Christmas in a caravan: £85,000 building project on artist’s dream cottage turns to nightmare
- Credit: Archant
Christmas is cancelled for customers of a west Norfolk building firm who are camping at their homes after a catalogue of problems with their projects.
One artist has been living in a caravan in her front garden since May after a project to renovate her cottage in north Norfolk ran five months over time.
Imogen Ashwin has paid building firm Traditional Renovations Ltd £75,000 for work on her new home in Ridlington, near North Walsham.
She hoped for a fresh start after losing her son Adam, 33, to a brain tumour in 2015 and her husband, Trevor, 53, to cancer on Christmas Day 2016.
In a Facebook post in May this year, Traditional Renovations' director Gavin Nixon said he aimed to complete the work in nine weeks and said they would provide her with a 'turn key' service to help her after her losses. The budget was £85,000 with VAT.
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But seven months later, Mrs Ashwin's dream of a new beginning has become a nightmare.
'I was meant to move in this summer, but as the weeks went on there were sometimes no workmen here at all,' Mrs Ashwin said.
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'I've lost my previous livelihood since Trevor and I were a self employed partnership and Gavin was fully aware that the 'turn key finish' was for a living, working and productive space. They were the building blocks to setting me up in a new life.
'I knew it would take a bit longer, but there is a massive amount of work left. It is an absolute disaster.'
The cottage is now uninhabitable. The radiators were ripped out and have not been replaced, there is no working kitchen or bathroom and the electrics have not been finished.
She lives in a small caravan in the front garden where temperatures have dropped to three degrees C.
The 58-year old has to use an unheated outbuilding to cook on a small hob and shower.
'You miss things like not having a Christmas tree,' she, said. 'I can't buy presents for people as I have nowhere to store or wrap them.'
Builders have not been back to the site since the start of December after Mrs Ashwin refused to pay another £5,000 to Traditional Renovations.
But Mr Nixon denied they had walked out.
The King's Lynn builder admitted the project had been a 'disaster' but said more than £100,000 of work had been done.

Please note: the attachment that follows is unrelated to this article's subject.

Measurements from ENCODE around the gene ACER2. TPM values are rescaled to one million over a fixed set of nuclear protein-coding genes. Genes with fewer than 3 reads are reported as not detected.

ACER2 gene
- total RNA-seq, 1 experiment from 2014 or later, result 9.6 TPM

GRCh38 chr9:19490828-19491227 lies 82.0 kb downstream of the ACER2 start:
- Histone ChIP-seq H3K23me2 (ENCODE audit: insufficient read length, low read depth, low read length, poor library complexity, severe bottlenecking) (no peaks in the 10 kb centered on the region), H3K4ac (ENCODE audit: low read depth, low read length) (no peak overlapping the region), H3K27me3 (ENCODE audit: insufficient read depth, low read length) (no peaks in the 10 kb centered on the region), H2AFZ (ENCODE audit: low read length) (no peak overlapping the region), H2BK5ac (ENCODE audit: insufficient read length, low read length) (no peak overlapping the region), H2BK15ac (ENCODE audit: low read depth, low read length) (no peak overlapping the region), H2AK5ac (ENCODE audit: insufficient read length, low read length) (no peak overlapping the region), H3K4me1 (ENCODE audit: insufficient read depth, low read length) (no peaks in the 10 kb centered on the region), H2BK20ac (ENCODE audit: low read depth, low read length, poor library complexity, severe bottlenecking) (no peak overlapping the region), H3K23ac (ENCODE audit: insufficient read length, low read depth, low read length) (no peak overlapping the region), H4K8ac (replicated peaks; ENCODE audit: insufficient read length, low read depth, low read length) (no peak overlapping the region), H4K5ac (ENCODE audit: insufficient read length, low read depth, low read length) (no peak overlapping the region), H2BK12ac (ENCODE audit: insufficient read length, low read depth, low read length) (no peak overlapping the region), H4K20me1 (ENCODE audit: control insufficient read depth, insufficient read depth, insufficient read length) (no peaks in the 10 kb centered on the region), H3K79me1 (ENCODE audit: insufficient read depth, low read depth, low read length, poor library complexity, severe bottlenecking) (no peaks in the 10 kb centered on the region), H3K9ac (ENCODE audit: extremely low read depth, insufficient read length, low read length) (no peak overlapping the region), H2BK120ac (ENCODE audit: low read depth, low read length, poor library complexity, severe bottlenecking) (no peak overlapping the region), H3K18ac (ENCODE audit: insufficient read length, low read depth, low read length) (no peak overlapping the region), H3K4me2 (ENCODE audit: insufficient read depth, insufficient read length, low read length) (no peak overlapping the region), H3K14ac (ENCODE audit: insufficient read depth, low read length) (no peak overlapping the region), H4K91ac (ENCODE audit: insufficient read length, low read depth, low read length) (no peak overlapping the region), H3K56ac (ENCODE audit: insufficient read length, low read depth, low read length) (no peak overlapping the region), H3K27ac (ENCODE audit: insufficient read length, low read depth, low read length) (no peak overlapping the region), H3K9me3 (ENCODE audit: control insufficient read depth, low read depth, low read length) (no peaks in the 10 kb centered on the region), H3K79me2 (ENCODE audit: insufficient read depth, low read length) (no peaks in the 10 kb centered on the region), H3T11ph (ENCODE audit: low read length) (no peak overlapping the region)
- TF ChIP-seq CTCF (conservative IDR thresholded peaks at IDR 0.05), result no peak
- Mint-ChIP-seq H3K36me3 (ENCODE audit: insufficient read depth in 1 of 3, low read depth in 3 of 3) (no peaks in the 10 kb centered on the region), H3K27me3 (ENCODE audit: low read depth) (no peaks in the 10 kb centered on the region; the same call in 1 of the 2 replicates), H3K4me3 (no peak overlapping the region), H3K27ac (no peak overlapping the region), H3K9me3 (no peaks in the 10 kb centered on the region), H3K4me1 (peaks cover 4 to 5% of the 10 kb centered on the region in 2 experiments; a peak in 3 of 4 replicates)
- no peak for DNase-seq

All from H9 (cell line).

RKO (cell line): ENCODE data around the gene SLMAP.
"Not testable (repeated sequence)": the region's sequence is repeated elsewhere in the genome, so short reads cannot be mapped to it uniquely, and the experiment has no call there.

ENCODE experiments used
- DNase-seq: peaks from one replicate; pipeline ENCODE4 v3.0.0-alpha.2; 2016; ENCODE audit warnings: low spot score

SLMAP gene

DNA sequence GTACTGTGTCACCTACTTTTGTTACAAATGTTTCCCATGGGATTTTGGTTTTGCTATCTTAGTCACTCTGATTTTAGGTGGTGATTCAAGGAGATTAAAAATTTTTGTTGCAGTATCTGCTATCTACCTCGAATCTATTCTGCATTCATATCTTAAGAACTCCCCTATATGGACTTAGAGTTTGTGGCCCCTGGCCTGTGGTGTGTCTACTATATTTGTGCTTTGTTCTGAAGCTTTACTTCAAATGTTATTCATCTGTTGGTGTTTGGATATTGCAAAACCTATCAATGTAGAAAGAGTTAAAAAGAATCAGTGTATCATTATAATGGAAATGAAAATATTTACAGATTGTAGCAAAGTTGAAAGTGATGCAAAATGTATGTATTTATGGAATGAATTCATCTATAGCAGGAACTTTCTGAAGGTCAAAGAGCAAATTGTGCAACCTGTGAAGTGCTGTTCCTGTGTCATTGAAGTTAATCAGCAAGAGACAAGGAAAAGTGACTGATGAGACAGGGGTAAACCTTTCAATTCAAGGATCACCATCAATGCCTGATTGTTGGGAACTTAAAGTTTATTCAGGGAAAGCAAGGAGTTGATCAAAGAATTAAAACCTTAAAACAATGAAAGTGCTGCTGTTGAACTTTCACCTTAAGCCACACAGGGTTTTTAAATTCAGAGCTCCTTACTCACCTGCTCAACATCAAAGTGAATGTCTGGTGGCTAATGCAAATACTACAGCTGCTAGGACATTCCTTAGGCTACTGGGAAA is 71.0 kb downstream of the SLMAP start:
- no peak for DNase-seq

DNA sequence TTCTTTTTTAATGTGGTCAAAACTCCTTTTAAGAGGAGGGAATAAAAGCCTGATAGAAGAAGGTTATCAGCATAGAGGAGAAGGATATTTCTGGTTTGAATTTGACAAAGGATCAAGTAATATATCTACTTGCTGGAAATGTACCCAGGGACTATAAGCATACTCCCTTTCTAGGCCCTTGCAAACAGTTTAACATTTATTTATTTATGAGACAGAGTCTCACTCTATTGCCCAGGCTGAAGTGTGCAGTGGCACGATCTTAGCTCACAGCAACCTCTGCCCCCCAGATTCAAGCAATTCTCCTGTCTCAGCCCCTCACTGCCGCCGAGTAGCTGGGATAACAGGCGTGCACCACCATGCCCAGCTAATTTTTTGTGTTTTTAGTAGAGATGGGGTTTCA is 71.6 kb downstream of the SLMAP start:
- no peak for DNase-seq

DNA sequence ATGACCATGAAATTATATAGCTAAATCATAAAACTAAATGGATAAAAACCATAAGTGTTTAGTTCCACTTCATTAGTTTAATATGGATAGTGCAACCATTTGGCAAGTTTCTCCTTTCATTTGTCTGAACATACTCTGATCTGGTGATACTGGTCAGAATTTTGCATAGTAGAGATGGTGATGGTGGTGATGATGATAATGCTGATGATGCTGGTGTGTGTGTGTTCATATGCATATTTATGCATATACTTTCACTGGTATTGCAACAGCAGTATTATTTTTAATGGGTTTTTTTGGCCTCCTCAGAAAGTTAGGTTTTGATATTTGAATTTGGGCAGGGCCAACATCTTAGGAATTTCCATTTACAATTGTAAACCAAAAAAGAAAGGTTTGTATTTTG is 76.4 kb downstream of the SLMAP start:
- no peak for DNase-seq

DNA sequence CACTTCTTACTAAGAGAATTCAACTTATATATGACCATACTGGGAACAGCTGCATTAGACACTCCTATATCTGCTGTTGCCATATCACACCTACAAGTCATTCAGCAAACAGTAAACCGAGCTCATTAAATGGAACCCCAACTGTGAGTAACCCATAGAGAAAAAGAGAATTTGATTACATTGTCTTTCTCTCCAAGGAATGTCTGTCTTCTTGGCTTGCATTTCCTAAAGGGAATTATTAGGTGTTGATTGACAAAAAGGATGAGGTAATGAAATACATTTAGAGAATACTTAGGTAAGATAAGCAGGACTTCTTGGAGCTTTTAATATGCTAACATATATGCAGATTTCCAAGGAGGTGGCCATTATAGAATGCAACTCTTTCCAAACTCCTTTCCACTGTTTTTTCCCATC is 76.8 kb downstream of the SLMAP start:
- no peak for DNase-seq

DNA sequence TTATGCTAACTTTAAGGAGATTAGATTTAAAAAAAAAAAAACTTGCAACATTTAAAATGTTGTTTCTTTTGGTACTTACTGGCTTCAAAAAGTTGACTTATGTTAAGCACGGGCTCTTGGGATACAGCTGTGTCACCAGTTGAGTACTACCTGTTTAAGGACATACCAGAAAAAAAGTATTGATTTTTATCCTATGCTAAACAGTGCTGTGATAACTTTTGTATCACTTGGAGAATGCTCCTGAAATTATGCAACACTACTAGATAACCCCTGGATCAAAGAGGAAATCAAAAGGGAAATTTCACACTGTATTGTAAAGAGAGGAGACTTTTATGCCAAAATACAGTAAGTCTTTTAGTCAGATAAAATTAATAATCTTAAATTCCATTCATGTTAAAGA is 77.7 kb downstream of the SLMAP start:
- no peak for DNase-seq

He said his men stopped working after not being paid the latest invoice.
And he claimed the costs soared after they found 'substantial structural deficiencies' and extras were added on.
Mr Nixon said: 'We said we would do as much as we could for free. I was doing it for her because of her circumstances but I never thought it would come to this. It has been an absolute disaster but that is not how we operate.'
•'It has been awful'
In Swaffham, couple Kelly and Debbie Alford are also facing a miserable Christmas after work stopped on their project.
Traditional Renovations have not been on the site since September after the Alfords and Mr Nixon fell out.
The firm began what was meant to be a five-week job in May to remove a conservatory, enlarge their kitchen and replace and level downstairs floors.
Instead, seven months and £30,000 later the Alfords are living with an unfinished bathroom and kitchen and a lounge full of boxes at their terraced home on London Street.
They have been using a camping stove and microwave for meals since May and wash up in their upstairs toilet.
Debbie said: 'It has been awful. We can not invite anybody over. We can't afford to go out.
'It has put our relationship under strain.'
They paid Traditional Renovations £28,000 but said they face having to spend another £20,000 to complete the job.
The boiler, for example, was installed in the wrong place by a subcontractor.
A heating engineer who inspected it wrote in a report the installation was 'nowhere near the required standard'.
'Christmas is effectively cancelled as we have no money left,' Kelly, 45. 'We can't afford presents or a tree.'
A surveyor hired by Mrs Alford estimated £21,000 of work had been done.
But Mr Nixon dismissed that figure and said the project had cost him £40,000.
He blamed Kelly for the delays as she was employed by him to manage her and other projects.
Mr Nixon said he dismissed Kelly after delays to projects.
'We have completed everything that we have been paid for,' he said.
Kelly, meanwhile, said Traditional Renovations had simply stopped work after she was dismissed from the firm in September.
•Financial problems at firm
Traditional Renovations had a 'long string issues' from September to November, according to a letter sent by director Gavin Nixon to creditors last week.
His letter said the firm was now 'insolvent'.
Meanwhile, one former
staff member said he had not been paid since the end of October.
When asked by this newspaper, Mr Nixon said: 'The business is insolvent in as much as there is no money to pay the debts I have this month.'
But he said more work in the New Year would keep the company going.
'We come highly recommended by a number of architects,' he said. 'We're a small family business.
'In four years we've gone from building small fire places to building renovations.
'I've completed a number of projects.
'I'm a good, upstanding citizen. I've never been in trouble with the law.'
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